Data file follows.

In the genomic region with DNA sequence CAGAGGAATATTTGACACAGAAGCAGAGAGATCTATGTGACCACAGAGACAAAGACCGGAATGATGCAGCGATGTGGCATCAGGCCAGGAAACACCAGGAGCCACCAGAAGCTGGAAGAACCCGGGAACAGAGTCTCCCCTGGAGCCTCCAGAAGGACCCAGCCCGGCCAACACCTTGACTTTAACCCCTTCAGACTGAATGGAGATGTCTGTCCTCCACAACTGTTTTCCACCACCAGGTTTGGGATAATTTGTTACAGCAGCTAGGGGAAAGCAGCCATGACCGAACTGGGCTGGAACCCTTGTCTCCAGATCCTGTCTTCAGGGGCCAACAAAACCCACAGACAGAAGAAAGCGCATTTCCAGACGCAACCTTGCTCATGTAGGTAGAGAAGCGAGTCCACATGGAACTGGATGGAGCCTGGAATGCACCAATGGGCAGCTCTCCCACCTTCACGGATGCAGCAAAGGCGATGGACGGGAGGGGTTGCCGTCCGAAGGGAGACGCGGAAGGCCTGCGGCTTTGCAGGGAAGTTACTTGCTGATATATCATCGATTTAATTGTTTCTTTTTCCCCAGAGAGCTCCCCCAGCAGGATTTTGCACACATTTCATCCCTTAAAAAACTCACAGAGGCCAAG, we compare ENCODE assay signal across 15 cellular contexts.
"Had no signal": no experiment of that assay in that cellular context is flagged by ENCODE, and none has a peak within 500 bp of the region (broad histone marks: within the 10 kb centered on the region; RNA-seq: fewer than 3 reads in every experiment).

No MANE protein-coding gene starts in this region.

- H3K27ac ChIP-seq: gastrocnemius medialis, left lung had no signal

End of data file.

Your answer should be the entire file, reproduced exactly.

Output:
In the genomic region with DNA sequence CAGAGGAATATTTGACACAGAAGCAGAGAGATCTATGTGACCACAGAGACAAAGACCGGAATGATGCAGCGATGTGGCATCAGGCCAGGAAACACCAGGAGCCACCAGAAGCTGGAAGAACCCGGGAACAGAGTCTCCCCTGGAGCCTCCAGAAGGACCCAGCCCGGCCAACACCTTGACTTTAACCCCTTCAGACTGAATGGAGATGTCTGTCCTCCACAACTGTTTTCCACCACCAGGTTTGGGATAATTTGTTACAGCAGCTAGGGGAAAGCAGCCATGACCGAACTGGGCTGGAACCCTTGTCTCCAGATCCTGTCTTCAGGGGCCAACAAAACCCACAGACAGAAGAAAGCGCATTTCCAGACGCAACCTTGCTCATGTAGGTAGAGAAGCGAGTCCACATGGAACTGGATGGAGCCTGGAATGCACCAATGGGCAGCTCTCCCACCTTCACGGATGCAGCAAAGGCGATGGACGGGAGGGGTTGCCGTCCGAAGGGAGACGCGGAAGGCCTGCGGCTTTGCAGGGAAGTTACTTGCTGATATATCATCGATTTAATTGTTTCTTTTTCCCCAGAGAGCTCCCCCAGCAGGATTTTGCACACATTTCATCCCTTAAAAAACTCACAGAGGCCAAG, we compare ENCODE assay signal across 15 cellular contexts.
"Had no signal": no experiment of that assay in that cellular context is flagged by ENCODE, and none has a peak within 500 bp of the region (broad histone marks: within the 10 kb centered on the region; RNA-seq: fewer than 3 reads in every experiment).

No MANE protein-coding gene starts in this region.

- H3K27ac ChIP-seq: gastrocnemius medialis, left lung had no signal